So one of our readers, Jessica, brought up the topic of a midlife crisis in her comment on the “Wear the Eye Patch” post, and I want to hear more from everyone on what you think about it. Jessica said that maybe being who you really are (and wearing your symbolic eye patch) is really what a midlife crisis is all about, “…when we finally decide that maturity is lame, life is short, and we buy the flashy red convertible and let what’s left of our hair blow in the wind and don’t bother to cover our crows feet with sunglasses. Maybe a midlife crisis is a good thing and we should all start now.”
But I’m wondering, do you think that if someone is going to have a “midlife crisis” that it has to be a “crisis”? Or if we played our cards right, could it just be a midlife awakening? Like I mentioned in my reply to Jessica’s comment, I wonder if the crisis part comes when you become so stuck in living out of alignment with your true self (in your 30s or 40s?) that when you finally say (in your 40s or 50s?), “I’ve had it!” the proverbial pendulum swings so far to the other side that it does become a crisis.
I would call it a crisis when a mom decides to leave her family because she’s just so dang tired of it all, and I know that this is a sad truth for some families.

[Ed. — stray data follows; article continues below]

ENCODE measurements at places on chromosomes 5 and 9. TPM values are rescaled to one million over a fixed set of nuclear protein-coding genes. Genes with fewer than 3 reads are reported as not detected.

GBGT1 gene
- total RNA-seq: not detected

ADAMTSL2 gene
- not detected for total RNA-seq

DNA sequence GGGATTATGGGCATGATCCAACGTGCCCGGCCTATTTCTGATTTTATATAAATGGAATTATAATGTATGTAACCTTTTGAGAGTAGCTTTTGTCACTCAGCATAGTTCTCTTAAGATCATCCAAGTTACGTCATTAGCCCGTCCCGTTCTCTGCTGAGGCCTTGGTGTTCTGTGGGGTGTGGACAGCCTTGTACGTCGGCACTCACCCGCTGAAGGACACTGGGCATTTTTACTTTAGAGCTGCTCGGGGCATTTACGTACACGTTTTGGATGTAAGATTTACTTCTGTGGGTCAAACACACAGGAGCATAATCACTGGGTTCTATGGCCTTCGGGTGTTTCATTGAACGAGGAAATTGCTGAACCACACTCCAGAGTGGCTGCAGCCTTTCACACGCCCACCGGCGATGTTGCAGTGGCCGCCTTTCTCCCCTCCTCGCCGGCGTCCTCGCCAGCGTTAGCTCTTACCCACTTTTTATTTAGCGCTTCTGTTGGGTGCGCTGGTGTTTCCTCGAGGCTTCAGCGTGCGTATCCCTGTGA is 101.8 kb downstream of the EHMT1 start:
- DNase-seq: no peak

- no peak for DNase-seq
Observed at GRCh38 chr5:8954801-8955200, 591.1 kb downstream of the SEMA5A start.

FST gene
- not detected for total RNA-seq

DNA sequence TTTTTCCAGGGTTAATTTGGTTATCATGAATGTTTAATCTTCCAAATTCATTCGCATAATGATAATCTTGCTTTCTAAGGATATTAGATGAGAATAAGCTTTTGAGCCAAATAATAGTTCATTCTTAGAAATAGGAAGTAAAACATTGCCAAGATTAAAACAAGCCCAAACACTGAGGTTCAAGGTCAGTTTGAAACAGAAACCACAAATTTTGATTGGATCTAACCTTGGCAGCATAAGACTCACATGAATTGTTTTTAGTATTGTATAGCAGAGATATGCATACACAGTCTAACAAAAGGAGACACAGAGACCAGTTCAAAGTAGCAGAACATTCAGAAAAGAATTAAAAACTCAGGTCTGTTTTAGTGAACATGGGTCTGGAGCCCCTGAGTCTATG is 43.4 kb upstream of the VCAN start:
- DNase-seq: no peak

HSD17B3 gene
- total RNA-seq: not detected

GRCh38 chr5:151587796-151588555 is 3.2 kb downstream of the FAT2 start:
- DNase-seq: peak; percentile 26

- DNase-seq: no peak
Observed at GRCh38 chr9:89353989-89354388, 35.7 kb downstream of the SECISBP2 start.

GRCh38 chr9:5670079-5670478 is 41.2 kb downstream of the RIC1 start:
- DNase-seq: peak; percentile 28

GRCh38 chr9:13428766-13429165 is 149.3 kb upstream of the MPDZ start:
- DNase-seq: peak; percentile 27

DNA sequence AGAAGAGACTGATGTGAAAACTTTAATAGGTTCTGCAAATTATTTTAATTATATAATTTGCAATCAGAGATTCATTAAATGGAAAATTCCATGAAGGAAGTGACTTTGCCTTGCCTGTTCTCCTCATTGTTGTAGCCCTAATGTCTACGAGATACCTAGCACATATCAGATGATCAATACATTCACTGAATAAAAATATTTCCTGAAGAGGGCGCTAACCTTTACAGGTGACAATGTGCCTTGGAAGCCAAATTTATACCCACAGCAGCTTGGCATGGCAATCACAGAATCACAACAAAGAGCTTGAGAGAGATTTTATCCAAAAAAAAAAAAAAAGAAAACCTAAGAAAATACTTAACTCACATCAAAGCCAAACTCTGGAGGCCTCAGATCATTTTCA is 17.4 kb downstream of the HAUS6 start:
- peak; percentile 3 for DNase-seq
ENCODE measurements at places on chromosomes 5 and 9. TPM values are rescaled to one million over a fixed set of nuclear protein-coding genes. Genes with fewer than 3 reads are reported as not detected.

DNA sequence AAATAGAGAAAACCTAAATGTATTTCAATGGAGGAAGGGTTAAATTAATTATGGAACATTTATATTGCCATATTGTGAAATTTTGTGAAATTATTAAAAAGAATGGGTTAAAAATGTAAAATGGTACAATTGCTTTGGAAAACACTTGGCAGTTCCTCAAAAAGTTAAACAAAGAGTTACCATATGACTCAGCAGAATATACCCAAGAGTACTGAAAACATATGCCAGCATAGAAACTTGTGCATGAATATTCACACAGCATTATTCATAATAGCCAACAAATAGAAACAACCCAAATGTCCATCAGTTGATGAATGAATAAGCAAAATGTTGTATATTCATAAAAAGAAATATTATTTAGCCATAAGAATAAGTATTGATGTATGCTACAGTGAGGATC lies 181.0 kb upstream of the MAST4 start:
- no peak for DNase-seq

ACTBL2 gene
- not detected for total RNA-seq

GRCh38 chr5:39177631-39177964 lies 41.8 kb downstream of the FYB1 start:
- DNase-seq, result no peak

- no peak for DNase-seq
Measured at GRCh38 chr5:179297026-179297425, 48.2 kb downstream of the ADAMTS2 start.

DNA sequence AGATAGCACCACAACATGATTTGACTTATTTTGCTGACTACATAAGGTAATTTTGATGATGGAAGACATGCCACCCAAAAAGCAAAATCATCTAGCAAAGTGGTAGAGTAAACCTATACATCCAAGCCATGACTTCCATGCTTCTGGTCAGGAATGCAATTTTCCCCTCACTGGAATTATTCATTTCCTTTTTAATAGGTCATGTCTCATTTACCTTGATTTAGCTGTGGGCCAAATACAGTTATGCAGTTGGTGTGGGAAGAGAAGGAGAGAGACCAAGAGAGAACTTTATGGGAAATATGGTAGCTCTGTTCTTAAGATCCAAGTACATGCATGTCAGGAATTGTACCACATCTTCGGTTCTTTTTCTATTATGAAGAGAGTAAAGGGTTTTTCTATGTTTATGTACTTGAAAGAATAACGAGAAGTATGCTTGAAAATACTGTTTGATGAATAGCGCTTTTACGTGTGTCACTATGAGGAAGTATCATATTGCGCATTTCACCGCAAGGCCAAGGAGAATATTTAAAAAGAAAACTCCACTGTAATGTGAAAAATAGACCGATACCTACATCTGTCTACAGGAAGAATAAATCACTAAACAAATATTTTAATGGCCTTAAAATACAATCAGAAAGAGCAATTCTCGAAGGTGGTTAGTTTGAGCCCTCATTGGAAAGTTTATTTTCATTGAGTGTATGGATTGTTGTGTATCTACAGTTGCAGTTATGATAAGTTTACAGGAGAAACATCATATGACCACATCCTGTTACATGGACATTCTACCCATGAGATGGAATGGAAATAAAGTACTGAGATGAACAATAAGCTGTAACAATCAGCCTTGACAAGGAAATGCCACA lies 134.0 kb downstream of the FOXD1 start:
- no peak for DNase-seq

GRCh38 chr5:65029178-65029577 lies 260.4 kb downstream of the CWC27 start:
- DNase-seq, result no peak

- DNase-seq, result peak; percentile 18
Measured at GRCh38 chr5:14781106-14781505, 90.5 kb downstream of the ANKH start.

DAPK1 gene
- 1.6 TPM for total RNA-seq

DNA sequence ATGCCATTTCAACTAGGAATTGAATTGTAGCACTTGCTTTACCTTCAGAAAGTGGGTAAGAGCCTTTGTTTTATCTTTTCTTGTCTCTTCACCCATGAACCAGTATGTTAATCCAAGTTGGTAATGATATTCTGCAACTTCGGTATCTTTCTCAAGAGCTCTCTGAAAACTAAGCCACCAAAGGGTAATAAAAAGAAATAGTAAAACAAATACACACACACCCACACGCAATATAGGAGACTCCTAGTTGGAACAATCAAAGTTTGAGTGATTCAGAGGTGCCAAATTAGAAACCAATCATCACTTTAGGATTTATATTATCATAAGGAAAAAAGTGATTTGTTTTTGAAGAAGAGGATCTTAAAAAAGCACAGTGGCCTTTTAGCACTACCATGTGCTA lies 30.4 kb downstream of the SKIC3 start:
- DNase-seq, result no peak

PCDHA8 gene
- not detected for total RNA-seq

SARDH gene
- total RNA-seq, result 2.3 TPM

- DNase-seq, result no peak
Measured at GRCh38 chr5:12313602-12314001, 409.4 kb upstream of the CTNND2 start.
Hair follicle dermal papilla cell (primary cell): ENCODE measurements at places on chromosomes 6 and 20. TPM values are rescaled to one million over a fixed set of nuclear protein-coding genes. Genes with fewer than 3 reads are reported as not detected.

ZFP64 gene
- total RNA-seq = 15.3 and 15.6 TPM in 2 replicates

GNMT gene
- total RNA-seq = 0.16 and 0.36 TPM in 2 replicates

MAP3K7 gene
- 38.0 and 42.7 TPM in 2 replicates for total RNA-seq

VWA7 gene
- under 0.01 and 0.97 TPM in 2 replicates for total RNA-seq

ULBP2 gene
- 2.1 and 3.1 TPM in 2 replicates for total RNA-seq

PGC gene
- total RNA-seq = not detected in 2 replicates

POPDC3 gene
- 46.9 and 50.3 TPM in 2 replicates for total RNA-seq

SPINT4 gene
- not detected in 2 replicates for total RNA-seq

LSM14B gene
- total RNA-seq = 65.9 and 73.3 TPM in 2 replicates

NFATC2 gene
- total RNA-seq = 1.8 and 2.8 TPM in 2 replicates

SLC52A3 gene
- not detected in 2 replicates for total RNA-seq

I don’t know about you, but I want to be like Sally O’Malley (did you ever see that Molly Shannon skit on Saturday Night Live?) when I’m 50. She totally owns it. You gotta watch this.
I was talking with my aunt today (an eternal optimist, by the way), and she said that she loved turning 40, and that she’s excited to be turning 50 next year. She said that when she turned 40, she felt like she had finally arrived, and that she knew that she didn’t care about whatever anyone else thought anymore. I love that she just embraced 40 instead of fighting it. For me, the mere thought of turning 40 makes my insides hurt a little and makes my stomach flutter in a something-wicked-this-way-comes kind of way.
So can this process of awakening to our soul’s purpose (or destiny, or I’ve heard it called our “essence” — basically just who we really are deep down inside underneath all of our masks) actually help us avoid a midlife crisis? Can we be Sally-O’Malley-confident and just be who we are without having to include the word “crisis” in our mid-life story?
What do you think?